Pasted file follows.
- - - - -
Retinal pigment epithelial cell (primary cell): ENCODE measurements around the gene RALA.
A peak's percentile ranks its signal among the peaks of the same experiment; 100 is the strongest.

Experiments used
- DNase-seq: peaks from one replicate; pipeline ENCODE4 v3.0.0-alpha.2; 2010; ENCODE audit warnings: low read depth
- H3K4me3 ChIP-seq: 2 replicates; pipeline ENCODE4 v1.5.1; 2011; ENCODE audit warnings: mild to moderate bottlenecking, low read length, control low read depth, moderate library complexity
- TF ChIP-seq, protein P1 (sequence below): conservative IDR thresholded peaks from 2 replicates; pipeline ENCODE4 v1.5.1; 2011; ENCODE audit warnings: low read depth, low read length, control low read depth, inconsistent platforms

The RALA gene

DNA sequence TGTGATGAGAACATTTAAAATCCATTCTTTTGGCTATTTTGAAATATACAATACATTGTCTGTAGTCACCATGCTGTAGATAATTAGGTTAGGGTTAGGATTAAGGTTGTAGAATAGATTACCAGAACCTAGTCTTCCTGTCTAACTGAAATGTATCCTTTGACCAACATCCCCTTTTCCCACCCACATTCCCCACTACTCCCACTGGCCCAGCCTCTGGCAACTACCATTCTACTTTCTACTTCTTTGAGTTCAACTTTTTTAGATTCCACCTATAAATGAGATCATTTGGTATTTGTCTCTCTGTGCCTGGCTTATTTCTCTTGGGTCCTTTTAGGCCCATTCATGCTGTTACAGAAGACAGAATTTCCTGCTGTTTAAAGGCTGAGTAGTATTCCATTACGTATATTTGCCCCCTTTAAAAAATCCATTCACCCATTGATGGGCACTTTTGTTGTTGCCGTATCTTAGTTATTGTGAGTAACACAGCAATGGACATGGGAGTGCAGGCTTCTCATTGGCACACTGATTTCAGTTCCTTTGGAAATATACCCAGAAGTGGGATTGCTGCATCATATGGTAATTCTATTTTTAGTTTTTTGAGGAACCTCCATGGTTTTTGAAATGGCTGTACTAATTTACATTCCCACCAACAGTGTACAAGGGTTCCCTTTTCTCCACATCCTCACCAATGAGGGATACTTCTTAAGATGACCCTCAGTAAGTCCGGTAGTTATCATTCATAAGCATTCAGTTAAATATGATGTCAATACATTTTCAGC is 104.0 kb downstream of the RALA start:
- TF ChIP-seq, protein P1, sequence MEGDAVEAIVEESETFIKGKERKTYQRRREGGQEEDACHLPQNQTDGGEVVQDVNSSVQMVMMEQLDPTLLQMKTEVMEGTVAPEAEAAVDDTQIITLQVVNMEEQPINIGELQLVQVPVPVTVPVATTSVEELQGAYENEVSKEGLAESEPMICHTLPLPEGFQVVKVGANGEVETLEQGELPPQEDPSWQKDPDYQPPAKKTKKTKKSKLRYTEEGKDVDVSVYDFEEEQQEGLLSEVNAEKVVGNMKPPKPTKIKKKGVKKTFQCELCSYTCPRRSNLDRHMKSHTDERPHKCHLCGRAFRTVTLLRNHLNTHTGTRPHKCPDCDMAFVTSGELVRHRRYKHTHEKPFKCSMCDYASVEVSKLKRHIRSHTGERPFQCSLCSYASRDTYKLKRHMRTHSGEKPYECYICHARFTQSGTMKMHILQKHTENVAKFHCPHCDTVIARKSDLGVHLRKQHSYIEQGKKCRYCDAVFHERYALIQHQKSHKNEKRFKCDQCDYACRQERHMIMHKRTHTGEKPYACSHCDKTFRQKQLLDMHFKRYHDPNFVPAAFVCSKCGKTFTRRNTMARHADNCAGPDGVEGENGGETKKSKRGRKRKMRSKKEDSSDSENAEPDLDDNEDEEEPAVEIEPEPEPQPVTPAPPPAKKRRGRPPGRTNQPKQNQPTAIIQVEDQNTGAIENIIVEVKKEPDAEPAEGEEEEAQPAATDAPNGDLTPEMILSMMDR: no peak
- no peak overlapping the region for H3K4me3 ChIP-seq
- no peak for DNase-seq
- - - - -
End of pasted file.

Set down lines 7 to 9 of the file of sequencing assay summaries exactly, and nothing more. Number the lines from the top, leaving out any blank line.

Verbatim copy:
The RALA gene

DNA sequence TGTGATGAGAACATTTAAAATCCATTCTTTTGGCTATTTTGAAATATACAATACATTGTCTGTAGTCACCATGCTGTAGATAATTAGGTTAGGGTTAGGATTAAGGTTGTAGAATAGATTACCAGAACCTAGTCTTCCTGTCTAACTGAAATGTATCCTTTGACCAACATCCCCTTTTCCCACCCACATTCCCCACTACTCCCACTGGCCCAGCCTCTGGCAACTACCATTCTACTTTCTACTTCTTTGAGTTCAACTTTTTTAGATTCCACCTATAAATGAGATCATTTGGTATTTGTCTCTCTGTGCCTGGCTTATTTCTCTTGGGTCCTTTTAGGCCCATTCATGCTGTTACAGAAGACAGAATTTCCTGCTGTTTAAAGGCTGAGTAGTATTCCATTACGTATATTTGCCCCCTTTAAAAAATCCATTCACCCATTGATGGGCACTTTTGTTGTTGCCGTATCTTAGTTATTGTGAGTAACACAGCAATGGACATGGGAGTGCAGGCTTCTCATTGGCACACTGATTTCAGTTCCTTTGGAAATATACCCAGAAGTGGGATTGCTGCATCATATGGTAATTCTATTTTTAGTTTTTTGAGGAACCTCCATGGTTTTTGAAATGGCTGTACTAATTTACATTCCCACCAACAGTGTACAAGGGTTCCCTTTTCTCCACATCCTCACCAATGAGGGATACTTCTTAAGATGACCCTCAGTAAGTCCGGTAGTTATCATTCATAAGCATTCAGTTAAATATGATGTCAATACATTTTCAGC is 104.0 kb downstream of the RALA start:
- TF ChIP-seq, protein P1, sequence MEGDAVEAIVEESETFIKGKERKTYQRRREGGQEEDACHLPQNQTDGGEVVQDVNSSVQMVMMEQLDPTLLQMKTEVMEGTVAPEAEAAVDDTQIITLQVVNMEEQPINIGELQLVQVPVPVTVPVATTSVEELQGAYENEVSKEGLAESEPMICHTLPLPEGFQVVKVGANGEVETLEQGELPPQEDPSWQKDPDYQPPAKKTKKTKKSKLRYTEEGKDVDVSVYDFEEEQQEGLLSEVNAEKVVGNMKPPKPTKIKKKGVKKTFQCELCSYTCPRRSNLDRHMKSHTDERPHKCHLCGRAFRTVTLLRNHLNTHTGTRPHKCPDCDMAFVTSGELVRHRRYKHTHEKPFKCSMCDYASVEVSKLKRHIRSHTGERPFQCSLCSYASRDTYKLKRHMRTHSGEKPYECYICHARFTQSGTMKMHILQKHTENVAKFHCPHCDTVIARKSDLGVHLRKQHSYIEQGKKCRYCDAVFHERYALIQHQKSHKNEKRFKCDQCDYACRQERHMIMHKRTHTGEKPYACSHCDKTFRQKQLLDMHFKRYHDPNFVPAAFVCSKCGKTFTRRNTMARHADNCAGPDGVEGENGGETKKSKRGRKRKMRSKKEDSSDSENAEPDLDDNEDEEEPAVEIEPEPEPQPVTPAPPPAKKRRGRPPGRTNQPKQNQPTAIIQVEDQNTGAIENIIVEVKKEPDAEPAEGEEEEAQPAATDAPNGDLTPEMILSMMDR: no peak